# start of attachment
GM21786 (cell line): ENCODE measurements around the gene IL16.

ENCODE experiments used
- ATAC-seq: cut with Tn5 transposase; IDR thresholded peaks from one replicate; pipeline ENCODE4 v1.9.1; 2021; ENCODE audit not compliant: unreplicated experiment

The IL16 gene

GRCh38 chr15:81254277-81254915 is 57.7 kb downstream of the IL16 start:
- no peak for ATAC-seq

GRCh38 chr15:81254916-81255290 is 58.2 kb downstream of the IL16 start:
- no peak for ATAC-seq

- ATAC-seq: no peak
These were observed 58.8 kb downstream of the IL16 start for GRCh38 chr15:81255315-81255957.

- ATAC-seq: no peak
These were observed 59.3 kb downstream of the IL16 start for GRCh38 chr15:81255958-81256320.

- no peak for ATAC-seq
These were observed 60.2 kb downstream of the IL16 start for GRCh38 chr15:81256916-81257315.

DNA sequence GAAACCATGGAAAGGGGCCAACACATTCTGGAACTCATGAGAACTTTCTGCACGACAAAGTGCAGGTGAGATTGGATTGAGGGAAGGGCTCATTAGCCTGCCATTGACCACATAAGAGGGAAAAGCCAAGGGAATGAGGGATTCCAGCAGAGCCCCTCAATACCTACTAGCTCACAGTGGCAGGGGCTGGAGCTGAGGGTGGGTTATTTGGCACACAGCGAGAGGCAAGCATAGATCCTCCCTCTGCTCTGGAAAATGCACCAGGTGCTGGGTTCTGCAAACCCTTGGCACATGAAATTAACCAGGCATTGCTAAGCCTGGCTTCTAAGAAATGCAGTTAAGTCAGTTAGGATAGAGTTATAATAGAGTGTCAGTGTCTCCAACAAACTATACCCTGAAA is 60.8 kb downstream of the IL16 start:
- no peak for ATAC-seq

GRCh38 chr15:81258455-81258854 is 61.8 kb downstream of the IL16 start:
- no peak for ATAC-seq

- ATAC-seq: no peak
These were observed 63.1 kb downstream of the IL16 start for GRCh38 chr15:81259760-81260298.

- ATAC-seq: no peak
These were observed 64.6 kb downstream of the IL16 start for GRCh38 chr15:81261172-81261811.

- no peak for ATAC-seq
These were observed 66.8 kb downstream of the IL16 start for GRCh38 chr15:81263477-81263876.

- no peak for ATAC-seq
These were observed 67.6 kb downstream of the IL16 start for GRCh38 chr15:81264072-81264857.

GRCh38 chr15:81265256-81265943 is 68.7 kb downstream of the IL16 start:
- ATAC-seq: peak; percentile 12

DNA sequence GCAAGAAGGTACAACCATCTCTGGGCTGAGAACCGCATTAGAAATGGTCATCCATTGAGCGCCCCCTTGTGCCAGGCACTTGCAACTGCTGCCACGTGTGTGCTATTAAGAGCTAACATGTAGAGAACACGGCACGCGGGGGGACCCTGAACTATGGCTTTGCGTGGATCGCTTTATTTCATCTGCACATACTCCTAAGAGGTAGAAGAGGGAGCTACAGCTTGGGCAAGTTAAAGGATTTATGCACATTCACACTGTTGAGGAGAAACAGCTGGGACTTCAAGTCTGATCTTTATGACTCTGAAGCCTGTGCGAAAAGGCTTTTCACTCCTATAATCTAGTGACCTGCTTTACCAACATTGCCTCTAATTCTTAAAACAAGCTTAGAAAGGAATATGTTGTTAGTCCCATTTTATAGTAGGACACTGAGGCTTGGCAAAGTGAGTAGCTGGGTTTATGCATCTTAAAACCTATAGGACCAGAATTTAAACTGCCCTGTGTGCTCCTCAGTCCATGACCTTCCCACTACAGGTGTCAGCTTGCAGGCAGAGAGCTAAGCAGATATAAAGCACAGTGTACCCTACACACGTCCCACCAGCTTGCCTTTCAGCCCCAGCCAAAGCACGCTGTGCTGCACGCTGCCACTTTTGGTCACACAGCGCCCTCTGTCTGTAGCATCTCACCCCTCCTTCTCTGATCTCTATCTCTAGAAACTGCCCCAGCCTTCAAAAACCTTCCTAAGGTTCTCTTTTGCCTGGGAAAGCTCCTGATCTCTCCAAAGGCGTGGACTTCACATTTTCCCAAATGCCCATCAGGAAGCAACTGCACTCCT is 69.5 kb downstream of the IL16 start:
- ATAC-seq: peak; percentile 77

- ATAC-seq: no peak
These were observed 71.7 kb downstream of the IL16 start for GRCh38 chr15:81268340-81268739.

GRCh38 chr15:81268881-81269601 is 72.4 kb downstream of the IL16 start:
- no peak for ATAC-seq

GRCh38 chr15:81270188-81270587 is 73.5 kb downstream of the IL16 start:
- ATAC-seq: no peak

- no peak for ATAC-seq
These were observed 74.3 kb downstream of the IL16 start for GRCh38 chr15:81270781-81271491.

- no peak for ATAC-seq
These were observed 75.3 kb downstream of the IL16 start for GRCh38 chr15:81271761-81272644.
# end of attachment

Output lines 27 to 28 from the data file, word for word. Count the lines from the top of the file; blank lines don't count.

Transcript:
GRCh38 chr15:81265256-81265943 is 68.7 kb downstream of the IL16 start:
- ATAC-seq: peak; percentile 12